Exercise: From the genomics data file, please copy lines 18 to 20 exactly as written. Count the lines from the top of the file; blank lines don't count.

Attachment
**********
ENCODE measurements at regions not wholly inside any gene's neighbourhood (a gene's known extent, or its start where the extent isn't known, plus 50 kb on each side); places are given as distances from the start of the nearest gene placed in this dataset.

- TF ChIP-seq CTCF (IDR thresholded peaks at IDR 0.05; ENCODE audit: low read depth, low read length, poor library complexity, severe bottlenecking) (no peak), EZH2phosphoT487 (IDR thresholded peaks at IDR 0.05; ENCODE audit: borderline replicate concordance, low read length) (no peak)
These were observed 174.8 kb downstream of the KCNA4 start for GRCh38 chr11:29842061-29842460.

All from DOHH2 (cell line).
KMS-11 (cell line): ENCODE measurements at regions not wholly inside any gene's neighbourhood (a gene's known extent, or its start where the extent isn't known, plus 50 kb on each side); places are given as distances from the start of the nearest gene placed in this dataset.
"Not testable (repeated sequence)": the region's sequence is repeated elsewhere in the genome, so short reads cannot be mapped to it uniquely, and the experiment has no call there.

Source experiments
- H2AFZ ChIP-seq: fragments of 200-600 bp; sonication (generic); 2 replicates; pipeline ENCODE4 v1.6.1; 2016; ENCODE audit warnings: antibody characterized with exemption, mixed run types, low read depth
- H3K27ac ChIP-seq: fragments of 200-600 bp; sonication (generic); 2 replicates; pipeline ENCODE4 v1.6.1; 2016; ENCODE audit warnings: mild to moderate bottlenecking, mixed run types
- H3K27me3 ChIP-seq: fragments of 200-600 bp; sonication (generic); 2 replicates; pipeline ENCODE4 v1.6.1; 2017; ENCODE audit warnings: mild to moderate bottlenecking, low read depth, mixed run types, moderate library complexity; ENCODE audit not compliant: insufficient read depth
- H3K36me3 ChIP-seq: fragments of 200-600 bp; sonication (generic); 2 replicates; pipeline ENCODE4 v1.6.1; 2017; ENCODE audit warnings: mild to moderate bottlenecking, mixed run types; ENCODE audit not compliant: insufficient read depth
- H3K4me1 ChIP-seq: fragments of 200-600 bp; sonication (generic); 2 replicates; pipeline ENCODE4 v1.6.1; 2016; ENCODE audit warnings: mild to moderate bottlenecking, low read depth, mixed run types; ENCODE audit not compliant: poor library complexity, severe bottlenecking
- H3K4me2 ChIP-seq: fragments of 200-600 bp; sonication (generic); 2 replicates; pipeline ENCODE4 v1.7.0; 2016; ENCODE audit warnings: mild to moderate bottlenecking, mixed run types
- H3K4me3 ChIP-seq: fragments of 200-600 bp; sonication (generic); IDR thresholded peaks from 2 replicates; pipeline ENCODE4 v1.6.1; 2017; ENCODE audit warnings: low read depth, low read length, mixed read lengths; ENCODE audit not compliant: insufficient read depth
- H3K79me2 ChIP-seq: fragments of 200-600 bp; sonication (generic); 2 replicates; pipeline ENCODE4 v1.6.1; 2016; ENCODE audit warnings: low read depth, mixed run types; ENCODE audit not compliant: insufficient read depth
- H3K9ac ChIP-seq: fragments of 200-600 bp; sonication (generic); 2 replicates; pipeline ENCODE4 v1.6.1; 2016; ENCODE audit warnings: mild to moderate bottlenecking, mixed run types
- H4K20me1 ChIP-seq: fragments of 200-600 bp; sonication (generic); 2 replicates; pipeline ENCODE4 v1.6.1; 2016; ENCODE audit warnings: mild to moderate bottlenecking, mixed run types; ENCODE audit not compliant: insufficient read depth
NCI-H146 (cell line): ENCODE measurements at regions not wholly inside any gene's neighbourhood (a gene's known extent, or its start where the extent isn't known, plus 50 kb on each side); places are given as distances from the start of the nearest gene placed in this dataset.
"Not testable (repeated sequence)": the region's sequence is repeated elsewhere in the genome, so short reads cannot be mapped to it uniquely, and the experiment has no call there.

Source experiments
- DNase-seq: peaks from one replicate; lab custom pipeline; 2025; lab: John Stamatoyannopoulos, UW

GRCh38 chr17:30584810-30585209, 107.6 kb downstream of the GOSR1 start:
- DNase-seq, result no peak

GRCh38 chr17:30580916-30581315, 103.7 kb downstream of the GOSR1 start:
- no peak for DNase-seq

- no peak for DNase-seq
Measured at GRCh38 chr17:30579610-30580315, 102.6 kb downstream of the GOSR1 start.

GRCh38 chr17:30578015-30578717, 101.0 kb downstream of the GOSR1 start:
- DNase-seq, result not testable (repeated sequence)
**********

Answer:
NCI-H146 (cell line): ENCODE measurements at regions not wholly inside any gene's neighbourhood (a gene's known extent, or its start where the extent isn't known, plus 50 kb on each side); places are given as distances from the start of the nearest gene placed in this dataset.
"Not testable (repeated sequence)": the region's sequence is repeated elsewhere in the genome, so short reads cannot be mapped to it uniquely, and the experiment has no call there.

Source experiments